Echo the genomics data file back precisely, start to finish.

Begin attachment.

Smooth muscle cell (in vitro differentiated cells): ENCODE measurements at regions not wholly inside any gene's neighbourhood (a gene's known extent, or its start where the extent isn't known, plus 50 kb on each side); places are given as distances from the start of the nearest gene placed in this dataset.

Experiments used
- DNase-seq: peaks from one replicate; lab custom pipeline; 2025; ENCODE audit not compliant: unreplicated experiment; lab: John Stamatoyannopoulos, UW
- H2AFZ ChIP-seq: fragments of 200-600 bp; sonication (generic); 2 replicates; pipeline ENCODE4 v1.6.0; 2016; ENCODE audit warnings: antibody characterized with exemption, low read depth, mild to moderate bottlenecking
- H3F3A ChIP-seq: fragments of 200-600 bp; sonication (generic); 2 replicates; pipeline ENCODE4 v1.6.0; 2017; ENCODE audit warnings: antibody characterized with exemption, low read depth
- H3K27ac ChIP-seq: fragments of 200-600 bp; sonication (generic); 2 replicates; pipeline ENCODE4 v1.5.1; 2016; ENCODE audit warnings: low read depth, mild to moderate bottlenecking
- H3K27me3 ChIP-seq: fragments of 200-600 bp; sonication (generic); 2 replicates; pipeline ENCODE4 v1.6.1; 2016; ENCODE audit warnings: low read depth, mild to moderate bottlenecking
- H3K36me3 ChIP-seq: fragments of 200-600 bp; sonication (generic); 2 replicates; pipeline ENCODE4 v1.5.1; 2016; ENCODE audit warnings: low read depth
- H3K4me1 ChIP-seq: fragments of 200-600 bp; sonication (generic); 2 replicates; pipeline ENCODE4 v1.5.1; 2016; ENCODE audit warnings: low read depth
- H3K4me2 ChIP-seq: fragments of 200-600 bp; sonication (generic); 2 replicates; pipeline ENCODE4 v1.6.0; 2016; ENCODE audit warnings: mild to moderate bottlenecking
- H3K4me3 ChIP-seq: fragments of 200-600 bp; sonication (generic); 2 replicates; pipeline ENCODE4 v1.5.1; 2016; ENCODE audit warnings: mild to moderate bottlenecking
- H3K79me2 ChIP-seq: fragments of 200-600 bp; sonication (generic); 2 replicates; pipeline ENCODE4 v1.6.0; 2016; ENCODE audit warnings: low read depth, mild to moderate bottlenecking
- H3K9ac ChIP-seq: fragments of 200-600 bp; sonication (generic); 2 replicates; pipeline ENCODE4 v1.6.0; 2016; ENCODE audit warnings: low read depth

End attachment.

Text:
Smooth muscle cell (in vitro differentiated cells): ENCODE measurements at regions not wholly inside any gene's neighbourhood (a gene's known extent, or its start where the extent isn't known, plus 50 kb on each side); places are given as distances from the start of the nearest gene placed in this dataset.

Experiments used
- DNase-seq: peaks from one replicate; lab custom pipeline; 2025; ENCODE audit not compliant: unreplicated experiment; lab: John Stamatoyannopoulos, UW
- H2AFZ ChIP-seq: fragments of 200-600 bp; sonication (generic); 2 replicates; pipeline ENCODE4 v1.6.0; 2016; ENCODE audit warnings: antibody characterized with exemption, low read depth, mild to moderate bottlenecking
- H3F3A ChIP-seq: fragments of 200-600 bp; sonication (generic); 2 replicates; pipeline ENCODE4 v1.6.0; 2017; ENCODE audit warnings: antibody characterized with exemption, low read depth
- H3K27ac ChIP-seq: fragments of 200-600 bp; sonication (generic); 2 replicates; pipeline ENCODE4 v1.5.1; 2016; ENCODE audit warnings: low read depth, mild to moderate bottlenecking
- H3K27me3 ChIP-seq: fragments of 200-600 bp; sonication (generic); 2 replicates; pipeline ENCODE4 v1.6.1; 2016; ENCODE audit warnings: low read depth, mild to moderate bottlenecking
- H3K36me3 ChIP-seq: fragments of 200-600 bp; sonication (generic); 2 replicates; pipeline ENCODE4 v1.5.1; 2016; ENCODE audit warnings: low read depth
- H3K4me1 ChIP-seq: fragments of 200-600 bp; sonication (generic); 2 replicates; pipeline ENCODE4 v1.5.1; 2016; ENCODE audit warnings: low read depth
- H3K4me2 ChIP-seq: fragments of 200-600 bp; sonication (generic); 2 replicates; pipeline ENCODE4 v1.6.0; 2016; ENCODE audit warnings: mild to moderate bottlenecking
- H3K4me3 ChIP-seq: fragments of 200-600 bp; sonication (generic); 2 replicates; pipeline ENCODE4 v1.5.1; 2016; ENCODE audit warnings: mild to moderate bottlenecking
- H3K79me2 ChIP-seq: fragments of 200-600 bp; sonication (generic); 2 replicates; pipeline ENCODE4 v1.6.0; 2016; ENCODE audit warnings: low read depth, mild to moderate bottlenecking
- H3K9ac ChIP-seq: fragments of 200-600 bp; sonication (generic); 2 replicates; pipeline ENCODE4 v1.6.0; 2016; ENCODE audit warnings: low read depth